Calendar Highlights: Sept. 21, 2012

Bill Clements

Calendar Highlights: Sept. 21, 2012

Ilona Romule: Creamer Horse (courtesy of Ferrin Gallery)

Art smart: Ceramicist Ilona Romule will be at SMU Monday, Sept. 24, to give the Meadows Visiting Artist Lecture. Romule’s unique work is simultaneously two-and three-dimensional: She draws figures on the sides of her pots and sculpts them partially emerging from the pots as three-dimensional forms. She is a member of the International Academy of Ceramics and has participated in international competitions and exhibitions. The lecture will be held at 7 p.m. in the Greer Garson Screening Room of the Owen Arts Center and is free to the public.

SYZGY: The Meadows new music ensemble SYZGY will open its 2012-13 season Friday, Sept. 28 with a program featuring work by composer John Adams and led by ensemble director Matt Albert. The strings, winds and percussions can be heard at 8 p.m. in Caruth Auditorium. Tickets are $7 for students, faculty and staff. For more information, contact the Meadows Ticket Office, 214-768-2787 (214-SMU-ARTS).

Raúl Coronado

“We the Pueblo of Texas”: The Gilbert Lecture Series kicks off at 6 p.m. Thursday, Sept. 27, with an event focused on Latino studies and hosted by Raúl Coronado. Coronado is an assistant professor at the University of Chicago, a past resident of SMU as a Bill and Rita Clements Fellow for the Study of Southwestern America, and the author of A World Not to Come: A History of 19th-Century Latino Writing, Print Culture, and the Disenchantment of the World. Coronado is currently working on a study of the historical emergence of queer Latino/a subjectivities; hear all of his insights in DeGolyer Library.

True to Texas: Y’all are in for a treat, because the 2012 State Fair of Texas begins Friday, Sept. 28 and runs daily through Saturday, Oct. 21. The fair kicks off with a ceremony at 7 a.m. and a parade through downtown Dallas at noon. Highlights include the Reliant Starlight Parade, the State Fair Auto Show, livestock shows, the U.S. Marine Drum and Bugle Corps, the Chevrolet Main Stage featuring artists like Kellie Pickler and Kevin Fowler, and all the fried food your heart desires. General admission is $16; call 214-565-9931 for more information.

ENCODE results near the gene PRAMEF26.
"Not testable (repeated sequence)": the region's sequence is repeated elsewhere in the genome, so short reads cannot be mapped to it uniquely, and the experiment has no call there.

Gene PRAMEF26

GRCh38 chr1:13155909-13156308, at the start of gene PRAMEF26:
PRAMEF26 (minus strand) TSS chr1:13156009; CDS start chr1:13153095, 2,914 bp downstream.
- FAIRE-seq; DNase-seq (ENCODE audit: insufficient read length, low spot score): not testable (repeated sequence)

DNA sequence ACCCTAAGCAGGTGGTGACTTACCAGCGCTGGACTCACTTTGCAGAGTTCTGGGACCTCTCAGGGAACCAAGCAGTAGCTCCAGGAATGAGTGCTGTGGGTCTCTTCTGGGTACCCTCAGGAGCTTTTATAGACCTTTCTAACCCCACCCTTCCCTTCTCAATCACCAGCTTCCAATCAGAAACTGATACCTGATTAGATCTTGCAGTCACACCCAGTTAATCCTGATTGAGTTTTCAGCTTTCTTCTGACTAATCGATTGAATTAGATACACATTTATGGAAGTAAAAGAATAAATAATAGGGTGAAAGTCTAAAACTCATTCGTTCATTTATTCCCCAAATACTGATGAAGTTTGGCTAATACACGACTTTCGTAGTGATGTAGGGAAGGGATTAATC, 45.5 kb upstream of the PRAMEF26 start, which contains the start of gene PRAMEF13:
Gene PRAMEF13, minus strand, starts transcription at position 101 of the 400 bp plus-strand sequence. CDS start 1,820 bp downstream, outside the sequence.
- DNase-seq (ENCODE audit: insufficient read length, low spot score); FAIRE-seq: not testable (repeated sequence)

Faculty artistry: Chee-Yun Kim and Alessio Bax are more than SMU faculty members: They are also internationally renowned musicians who have won the Avery Fisher Career Grant. At 8 p.m. Saturday, Sept. 29, Chee-Yun will play the violin and Bax the piano as they perform pieces from composers Ferruccio Busoni and Beethoven as part of the Faculty Artist and Distinguished Alumni Recital Series. The performance is in Caruth Auditorium and costs $7 for students, faculty and staff. For more information, contact the Meadows Ticket Office, 214-768-2787 (214-SMU-ARTS).

September 21, 2012|Calendar Highlights|

Gov. Bill Clements remembered as SMU alumnus and supporter

Bill and Rita Clements at SMU-in-TaosFormer Texas Governor William P. Clements Jr., a longtime major supporter of SMU academic programs, died May 29, 2011 in Dallas. He was 94 years old.